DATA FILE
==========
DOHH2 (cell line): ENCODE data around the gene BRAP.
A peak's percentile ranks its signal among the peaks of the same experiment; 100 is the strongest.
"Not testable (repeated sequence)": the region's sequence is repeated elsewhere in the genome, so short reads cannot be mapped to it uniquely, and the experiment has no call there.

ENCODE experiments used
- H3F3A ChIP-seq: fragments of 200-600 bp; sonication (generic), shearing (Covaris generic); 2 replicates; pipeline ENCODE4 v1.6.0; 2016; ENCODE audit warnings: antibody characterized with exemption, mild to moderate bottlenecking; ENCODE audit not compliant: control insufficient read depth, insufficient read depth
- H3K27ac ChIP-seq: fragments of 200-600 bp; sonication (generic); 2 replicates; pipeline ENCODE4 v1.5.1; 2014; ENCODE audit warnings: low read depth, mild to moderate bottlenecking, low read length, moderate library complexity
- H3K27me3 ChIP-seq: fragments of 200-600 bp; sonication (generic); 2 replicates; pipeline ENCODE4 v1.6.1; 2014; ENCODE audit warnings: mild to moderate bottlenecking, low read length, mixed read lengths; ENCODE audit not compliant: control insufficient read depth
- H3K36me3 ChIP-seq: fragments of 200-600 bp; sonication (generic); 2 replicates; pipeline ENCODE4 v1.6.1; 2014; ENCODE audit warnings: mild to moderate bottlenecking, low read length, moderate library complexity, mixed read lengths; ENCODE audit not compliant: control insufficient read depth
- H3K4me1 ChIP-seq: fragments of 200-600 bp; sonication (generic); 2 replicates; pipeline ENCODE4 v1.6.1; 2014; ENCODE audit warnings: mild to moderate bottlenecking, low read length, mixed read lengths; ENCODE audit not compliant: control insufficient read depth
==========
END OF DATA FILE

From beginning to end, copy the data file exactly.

DOHH2 (cell line): ENCODE data around the gene BRAP.
A peak's percentile ranks its signal among the peaks of the same experiment; 100 is the strongest.
"Not testable (repeated sequence)": the region's sequence is repeated elsewhere in the genome, so short reads cannot be mapped to it uniquely, and the experiment has no call there.

ENCODE experiments used
- H3F3A ChIP-seq: fragments of 200-600 bp; sonication (generic), shearing (Covaris generic); 2 replicates; pipeline ENCODE4 v1.6.0; 2016; ENCODE audit warnings: antibody characterized with exemption, mild to moderate bottlenecking; ENCODE audit not compliant: control insufficient read depth, insufficient read depth
- H3K27ac ChIP-seq: fragments of 200-600 bp; sonication (generic); 2 replicates; pipeline ENCODE4 v1.5.1; 2014; ENCODE audit warnings: low read depth, mild to moderate bottlenecking, low read length, moderate library complexity
- H3K27me3 ChIP-seq: fragments of 200-600 bp; sonication (generic); 2 replicates; pipeline ENCODE4 v1.6.1; 2014; ENCODE audit warnings: mild to moderate bottlenecking, low read length, mixed read lengths; ENCODE audit not compliant: control insufficient read depth
- H3K36me3 ChIP-seq: fragments of 200-600 bp; sonication (generic); 2 replicates; pipeline ENCODE4 v1.6.1; 2014; ENCODE audit warnings: mild to moderate bottlenecking, low read length, moderate library complexity, mixed read lengths; ENCODE audit not compliant: control insufficient read depth
- H3K4me1 ChIP-seq: fragments of 200-600 bp; sonication (generic); 2 replicates; pipeline ENCODE4 v1.6.1; 2014; ENCODE audit warnings: mild to moderate bottlenecking, low read length, mixed read lengths; ENCODE audit not compliant: control insufficient read depth